As I peer through the double murk of Madison City Commission-speak and Chuck Clement's reporting thereof, I find my hometown mayor and commissioners making an interesting political statement about our Congress... and maybe our Congresswoman.

The Madison City Commission voted Monday night to reject a call by the Lewis and Clark Rural Water System for its twenty member communities to pitch in $16 million dollars to complete the federally hamstrung project. Madison would contribute $470,500. Sioux Falls, the largest Lewis and Clark customer, would pay $7.5 million. Sioux Falls, which doesn't really need the water system, is voting no as well.

Check out Mayor Roy Lindsay's explanation of Madison's nay:

According to Lindsay, Madison's commissioners wanted to take a "wait and see" position on the water pipeline with the idea that funding attitudes might change in the U.S. Congress after the 2014 elections. The current Congress has upheld a ban on congressional earmarks during the last several years, which has derailed obtaining meaningful funding amounts for pipeline construction since FY2011.

"It centers around whether we want to commit money now or wait for the next congressional election," Lindsay said. "Right now, our water needs are not real critical, but for other (LCRWS) members like Luverne, Sheldon and the town of Hull in Iowa...they have more critical needs" [emphasis mine; Chuck Clement, "Madison Rejects Lewis and Clark Capital Call," Madison Daily Leader, 2013.10.22].

Did you catch that? We'd fund Lewis and Clark, but maybe we wouldn't need to if we got a new Congress...

...Congresswoman? No, Mayor Lindsay and the commissioners didn't say that. Our Congresswoman Kristi Noem has said the words Madison wants her to say about Lewis and Clark. She even got her balky House colleagues to cough up some money to match the friendlier funding the Senate offered, though not enough to avert the need for Lewis and Clark's current, seemingly doomed capital call.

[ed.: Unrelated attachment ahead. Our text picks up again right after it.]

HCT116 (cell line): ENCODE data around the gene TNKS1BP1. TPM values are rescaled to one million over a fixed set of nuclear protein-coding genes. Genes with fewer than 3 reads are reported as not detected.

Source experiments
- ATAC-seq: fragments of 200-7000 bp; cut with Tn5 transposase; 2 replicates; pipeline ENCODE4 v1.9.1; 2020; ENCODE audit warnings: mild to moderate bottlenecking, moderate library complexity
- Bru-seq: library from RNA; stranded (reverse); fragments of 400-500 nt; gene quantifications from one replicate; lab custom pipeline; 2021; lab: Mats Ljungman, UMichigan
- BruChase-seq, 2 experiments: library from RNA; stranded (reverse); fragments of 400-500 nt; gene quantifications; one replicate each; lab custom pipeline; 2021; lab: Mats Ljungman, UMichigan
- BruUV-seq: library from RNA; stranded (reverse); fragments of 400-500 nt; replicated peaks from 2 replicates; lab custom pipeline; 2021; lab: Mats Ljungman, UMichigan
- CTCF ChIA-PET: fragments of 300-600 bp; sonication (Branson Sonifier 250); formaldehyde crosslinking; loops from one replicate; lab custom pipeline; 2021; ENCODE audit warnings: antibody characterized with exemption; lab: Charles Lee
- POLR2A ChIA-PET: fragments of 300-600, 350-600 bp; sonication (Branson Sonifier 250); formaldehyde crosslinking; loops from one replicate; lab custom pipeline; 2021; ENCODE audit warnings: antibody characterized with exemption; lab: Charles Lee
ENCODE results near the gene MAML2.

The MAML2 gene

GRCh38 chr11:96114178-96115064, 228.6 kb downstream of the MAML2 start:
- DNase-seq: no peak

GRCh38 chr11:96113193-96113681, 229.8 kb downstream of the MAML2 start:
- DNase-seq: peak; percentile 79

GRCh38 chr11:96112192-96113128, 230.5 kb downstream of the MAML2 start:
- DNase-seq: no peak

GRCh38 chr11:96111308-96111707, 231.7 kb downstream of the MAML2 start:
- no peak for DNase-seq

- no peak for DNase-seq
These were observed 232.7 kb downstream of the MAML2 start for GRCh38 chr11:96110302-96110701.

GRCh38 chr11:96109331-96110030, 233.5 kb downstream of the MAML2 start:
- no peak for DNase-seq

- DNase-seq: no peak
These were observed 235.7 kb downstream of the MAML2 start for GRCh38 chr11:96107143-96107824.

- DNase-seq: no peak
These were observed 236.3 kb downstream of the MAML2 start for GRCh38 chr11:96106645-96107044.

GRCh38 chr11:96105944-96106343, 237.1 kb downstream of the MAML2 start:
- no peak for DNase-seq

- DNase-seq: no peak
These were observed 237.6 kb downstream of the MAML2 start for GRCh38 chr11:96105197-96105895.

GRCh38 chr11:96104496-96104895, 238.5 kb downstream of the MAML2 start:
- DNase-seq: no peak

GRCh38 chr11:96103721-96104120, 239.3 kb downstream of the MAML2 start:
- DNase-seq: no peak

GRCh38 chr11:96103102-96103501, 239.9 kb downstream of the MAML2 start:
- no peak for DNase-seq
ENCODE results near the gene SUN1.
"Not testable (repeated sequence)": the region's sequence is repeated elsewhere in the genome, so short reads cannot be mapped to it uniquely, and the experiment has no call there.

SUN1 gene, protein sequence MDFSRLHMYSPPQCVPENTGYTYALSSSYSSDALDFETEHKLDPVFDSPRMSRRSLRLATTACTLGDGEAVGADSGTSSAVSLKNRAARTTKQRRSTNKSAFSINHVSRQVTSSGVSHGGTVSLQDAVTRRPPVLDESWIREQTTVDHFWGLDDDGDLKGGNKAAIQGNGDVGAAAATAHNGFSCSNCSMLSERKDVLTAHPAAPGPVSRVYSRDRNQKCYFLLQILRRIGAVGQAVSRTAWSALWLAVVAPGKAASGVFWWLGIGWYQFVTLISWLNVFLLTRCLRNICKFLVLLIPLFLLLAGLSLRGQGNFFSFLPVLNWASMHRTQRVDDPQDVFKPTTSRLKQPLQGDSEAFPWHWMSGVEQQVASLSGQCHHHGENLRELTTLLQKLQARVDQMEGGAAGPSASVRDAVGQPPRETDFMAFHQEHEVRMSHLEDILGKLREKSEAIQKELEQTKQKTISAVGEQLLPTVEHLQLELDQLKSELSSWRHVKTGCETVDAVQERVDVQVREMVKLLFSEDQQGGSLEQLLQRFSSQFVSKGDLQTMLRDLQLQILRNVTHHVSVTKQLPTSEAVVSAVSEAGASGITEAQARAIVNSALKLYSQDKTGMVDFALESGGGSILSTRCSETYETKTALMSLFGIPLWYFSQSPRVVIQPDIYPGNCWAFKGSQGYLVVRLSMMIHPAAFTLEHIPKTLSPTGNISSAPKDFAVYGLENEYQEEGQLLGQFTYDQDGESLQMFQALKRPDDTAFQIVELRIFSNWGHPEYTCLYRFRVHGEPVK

So tell me if I'm wrong, Madison friends, but maybe, just maybe, Madison is admitting that when they want that good Washington gravy that keeps the home folks from having to foot the full bill of living on the prairie, that case is better made by a nice Democrat, someone like good old Stephanie Herseth Sandlin, who can speak with a straight face about the importance of federal investment in improving rural Americans' quality of life. Those words just don't have the same ring coming from a Ryan-budget Republican who's just as likely to shut the government down as she is to effectively advocate for expanding it to help her constituents.

Madison's City Commission isn't explicitly saying they want Noem out, but when they say they are hoping for a change in "funding attitudes" in Congress, it's pretty clear they want Noem's GOP Congress out.

Related Election Trivia: Madison city voters picked Herseth Sandlin over Noem in 2010, but only by 24 votes, less than 1%. In 2012, Madison's three wards picked Noem over Democrat Matt Varilek, but by just one vote.